Master Program

WHU Tel Aviv Capstone Module 2023: Alena

Intercultural Perspectives and Opening Student’s Minds to New Ways of Thinking in Tel Aviv

Alena Hoeldrich, a WHU double degree student, comes from a less traditional business education background, studying communications and design in London and living and working abroad for many years. When Covid-19 hit the world, her work turned digital, and she took on a managerial position at a start-up based in London; work she truly enjoyed. The end-to-end, do-all environment of start-ups spoke to Alena. Alena knew she needed to gain the educational background to pursue a career in this area.

Joining Politecnico di Milano Graduate School of Management in Italy, which offered a dual degree program with WHU’s Master in Entrepreneurship, became a priority for her. She knew the intense start-up scene at WHU would offer her the network and connections she was seeking to advance her career and also offer her a glimpse back into the German culture and way of education, which had become less of a focus to her after living and studying abroad for a long time.

Alena joined the Part-Time Master in Management Capstone Module in Tel Aviv, a city known for its intense start-up scene in the last ten years, as an optional experience. An avid traveler, Alena shares:

“Tel Aviv was a bit under my radar, but I was pleasantly surprised!  The city is very young, with lots of energy.  There are skyscrapers, many languages, an impressive start-up and scaling business scene, and beach life in one town.”

Tel Aviv offered a full schedule for students. Alena visited many businesses, including the University of Tel Aviv, and had cultural-based programs. An impressive talk with Kevin Baxpehler of Remagine Ventures at the top of a skyscraper rounded out the highlights.  Focused on Artificial Intelligence (AI) and Venture Capital, students had stunning city views and first-hand knowledge from a successful business partner in Israel.

As noted by other students, Alena noticed a solid military presence and the intense pressure that Israelis work amongst. Noting open and honest conversations with people of all cultural and religious backgrounds, she was impressed with their pragmatic, upfront nature. “Tel Aviv seemed to be a melting pot of many different cultures, at least on the surface,” Alena notes.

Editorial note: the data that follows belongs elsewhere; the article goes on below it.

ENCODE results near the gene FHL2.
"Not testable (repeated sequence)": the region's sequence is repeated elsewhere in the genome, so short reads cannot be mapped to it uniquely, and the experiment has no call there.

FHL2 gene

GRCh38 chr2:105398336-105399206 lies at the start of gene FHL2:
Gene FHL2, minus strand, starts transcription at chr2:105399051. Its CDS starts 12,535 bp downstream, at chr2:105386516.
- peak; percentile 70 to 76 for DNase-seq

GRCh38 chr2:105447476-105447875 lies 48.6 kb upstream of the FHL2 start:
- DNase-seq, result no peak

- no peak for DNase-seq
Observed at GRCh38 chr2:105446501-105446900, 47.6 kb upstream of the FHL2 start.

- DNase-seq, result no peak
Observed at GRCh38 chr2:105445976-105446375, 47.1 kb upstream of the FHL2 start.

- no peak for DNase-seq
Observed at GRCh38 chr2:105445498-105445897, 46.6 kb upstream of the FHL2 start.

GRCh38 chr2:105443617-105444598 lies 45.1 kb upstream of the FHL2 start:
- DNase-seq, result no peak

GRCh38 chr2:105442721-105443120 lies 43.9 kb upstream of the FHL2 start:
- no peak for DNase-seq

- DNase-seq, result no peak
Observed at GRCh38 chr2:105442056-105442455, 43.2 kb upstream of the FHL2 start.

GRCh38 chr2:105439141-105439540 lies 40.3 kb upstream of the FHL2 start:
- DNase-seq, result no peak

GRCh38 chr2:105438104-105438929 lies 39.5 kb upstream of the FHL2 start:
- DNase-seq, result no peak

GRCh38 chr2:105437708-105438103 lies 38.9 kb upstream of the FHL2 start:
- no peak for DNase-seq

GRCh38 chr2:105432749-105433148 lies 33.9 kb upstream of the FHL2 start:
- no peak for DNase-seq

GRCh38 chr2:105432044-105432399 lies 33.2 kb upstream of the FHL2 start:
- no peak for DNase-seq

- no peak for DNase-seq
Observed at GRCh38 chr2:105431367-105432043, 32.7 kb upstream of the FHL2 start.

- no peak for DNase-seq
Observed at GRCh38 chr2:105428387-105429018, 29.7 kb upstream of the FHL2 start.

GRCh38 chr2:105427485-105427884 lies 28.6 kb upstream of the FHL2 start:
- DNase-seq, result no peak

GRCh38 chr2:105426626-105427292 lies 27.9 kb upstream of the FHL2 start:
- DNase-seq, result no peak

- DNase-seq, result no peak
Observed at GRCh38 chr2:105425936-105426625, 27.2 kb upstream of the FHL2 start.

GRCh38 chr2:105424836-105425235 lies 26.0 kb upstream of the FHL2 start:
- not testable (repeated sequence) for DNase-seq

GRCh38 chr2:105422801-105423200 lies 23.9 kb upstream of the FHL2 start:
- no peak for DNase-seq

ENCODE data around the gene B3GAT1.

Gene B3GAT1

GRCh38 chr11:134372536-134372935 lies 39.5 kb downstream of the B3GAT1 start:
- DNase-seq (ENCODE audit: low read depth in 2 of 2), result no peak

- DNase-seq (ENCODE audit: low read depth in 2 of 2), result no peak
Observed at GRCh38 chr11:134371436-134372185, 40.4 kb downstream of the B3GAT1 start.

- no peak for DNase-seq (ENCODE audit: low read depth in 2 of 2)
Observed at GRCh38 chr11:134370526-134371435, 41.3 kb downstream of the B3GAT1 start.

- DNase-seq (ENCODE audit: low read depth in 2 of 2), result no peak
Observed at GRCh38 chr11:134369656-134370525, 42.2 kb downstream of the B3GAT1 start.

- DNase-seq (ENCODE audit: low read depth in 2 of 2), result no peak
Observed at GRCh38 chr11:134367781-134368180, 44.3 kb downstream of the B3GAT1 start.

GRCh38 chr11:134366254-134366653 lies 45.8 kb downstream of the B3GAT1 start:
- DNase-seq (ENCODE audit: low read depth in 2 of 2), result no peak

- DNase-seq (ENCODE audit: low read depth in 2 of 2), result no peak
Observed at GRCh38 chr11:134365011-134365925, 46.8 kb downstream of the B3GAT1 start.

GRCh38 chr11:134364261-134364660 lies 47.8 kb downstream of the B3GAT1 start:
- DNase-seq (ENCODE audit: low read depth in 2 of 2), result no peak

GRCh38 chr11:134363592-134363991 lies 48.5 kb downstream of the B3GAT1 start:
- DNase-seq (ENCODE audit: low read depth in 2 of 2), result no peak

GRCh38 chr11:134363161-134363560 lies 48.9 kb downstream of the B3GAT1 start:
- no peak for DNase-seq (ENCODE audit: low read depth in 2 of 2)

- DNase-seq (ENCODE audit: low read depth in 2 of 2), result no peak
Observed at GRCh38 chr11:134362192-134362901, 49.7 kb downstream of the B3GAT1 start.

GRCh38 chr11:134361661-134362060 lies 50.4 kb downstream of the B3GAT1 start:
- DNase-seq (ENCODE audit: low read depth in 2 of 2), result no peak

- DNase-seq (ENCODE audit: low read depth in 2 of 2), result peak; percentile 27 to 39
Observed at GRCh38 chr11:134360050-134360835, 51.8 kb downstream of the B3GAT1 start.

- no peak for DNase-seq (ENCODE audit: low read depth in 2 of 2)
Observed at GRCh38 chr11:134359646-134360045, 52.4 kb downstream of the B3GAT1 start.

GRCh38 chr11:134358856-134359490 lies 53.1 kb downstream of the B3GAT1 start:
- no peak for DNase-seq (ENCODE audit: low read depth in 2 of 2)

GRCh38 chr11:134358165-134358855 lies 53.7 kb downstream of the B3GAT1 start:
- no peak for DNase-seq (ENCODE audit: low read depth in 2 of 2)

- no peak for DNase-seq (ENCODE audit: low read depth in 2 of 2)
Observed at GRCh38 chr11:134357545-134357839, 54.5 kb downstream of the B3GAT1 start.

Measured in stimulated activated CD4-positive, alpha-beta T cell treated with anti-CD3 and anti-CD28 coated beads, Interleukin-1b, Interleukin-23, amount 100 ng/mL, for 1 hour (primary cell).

These conversations added to her understanding of day-to-day life and working in a tense environment, making her aware of the differences in this country from a standard “Western” environment. These observations helped Alena look beyond the traditional Arabic perspectives she had gathered from working in the region previously.

With interests in a future in the Psychology of Leadership, specifically cross-cultural leadership, and most likely, pursuing a non-conventional career, Alena was also impressed with the Career Center at WHU. Her motivating conversations with other passionate leaders at the Career Center were a lasting impression from her time at WHU.

Alena reflects as she writes her second master’s thesis:

“The general international environment WHU offers, from students from countries as unique as India to professors from around the world with varied teaching styles, the experience at WHU has rounded out my education and given me a robust international network with a motivating environment to succeed.”

Alena knows her experiences in Tel Aviv and her time at WHU will carry her forward in what she calls a “boundary-less career,” a career she plans to design on her terms.